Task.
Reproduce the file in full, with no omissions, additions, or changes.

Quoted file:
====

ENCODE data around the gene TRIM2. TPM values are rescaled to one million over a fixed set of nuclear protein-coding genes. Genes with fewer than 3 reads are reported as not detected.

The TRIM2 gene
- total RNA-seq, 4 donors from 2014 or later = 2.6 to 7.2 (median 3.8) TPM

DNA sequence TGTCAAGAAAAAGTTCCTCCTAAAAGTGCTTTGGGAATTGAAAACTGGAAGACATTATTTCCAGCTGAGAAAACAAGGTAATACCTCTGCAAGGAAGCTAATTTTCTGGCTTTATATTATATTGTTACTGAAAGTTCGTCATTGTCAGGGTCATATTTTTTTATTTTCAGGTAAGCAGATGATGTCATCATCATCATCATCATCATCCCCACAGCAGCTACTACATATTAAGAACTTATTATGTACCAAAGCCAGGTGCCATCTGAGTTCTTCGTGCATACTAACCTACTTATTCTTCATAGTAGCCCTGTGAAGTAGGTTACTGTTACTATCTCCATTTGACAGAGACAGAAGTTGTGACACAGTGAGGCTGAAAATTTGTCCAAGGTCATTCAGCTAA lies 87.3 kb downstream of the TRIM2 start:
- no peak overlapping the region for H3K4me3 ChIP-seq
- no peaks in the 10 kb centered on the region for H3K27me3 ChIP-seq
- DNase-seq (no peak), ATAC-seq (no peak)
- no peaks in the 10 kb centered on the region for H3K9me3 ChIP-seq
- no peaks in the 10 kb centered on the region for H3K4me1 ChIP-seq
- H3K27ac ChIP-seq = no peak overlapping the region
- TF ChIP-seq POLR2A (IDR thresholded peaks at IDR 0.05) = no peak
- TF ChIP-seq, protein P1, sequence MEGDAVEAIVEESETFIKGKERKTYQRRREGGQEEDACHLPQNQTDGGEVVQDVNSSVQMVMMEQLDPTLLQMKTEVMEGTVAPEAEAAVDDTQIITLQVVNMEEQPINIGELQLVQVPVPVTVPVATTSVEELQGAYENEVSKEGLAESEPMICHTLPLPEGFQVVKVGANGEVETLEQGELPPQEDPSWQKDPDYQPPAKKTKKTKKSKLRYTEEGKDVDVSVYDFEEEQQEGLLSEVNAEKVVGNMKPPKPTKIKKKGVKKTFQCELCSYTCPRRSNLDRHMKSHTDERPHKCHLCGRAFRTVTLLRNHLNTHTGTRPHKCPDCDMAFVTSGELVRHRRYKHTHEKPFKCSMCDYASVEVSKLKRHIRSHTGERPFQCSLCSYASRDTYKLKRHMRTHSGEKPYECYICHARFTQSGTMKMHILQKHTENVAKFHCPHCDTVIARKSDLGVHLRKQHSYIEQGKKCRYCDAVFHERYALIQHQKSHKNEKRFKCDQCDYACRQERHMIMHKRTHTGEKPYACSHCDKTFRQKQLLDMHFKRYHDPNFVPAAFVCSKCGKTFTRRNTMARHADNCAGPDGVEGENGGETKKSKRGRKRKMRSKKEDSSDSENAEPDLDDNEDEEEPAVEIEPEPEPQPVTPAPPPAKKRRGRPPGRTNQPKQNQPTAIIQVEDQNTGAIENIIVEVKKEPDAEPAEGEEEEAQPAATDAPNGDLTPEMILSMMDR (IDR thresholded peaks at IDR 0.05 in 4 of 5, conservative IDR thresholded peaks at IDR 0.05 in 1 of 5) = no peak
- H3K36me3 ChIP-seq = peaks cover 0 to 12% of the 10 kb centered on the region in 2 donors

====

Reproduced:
ENCODE data around the gene TRIM2. TPM values are rescaled to one million over a fixed set of nuclear protein-coding genes. Genes with fewer than 3 reads are reported as not detected.

The TRIM2 gene
- total RNA-seq, 4 donors from 2014 or later = 2.6 to 7.2 (median 3.8) TPM

DNA sequence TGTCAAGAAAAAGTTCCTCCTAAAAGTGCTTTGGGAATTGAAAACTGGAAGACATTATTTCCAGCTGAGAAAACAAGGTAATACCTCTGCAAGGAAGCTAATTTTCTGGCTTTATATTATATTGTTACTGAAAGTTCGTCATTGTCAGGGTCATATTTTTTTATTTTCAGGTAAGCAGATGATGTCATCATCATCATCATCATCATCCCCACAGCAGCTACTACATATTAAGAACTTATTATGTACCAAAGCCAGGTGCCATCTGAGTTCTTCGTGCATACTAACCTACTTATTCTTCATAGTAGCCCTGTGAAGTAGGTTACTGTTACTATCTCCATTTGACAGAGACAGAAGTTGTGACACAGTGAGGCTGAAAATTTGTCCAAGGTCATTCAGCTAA lies 87.3 kb downstream of the TRIM2 start:
- no peak overlapping the region for H3K4me3 ChIP-seq
- no peaks in the 10 kb centered on the region for H3K27me3 ChIP-seq
- DNase-seq (no peak), ATAC-seq (no peak)
- no peaks in the 10 kb centered on the region for H3K9me3 ChIP-seq
- no peaks in the 10 kb centered on the region for H3K4me1 ChIP-seq
- H3K27ac ChIP-seq = no peak overlapping the region
- TF ChIP-seq POLR2A (IDR thresholded peaks at IDR 0.05) = no peak
- TF ChIP-seq, protein P1, sequence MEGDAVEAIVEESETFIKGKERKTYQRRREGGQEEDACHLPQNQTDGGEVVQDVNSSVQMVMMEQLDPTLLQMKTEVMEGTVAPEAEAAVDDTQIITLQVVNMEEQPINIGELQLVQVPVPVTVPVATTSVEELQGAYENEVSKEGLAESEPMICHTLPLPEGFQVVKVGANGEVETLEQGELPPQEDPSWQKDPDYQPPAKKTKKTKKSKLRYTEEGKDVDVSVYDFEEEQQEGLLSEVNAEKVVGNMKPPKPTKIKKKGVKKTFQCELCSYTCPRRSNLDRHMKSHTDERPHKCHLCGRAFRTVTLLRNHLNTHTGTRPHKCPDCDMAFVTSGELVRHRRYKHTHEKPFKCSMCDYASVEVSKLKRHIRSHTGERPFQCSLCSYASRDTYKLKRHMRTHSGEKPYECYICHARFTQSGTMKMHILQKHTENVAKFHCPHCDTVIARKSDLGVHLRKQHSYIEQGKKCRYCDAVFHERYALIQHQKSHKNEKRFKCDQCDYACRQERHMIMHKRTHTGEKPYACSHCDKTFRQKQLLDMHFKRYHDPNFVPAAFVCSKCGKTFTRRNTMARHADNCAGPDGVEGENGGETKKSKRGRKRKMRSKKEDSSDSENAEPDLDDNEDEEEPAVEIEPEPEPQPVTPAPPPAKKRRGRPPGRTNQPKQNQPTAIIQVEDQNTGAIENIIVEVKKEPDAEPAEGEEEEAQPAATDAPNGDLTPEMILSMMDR (IDR thresholded peaks at IDR 0.05 in 4 of 5, conservative IDR thresholded peaks at IDR 0.05 in 1 of 5) = no peak
- H3K36me3 ChIP-seq = peaks cover 0 to 12% of the 10 kb centered on the region in 2 donors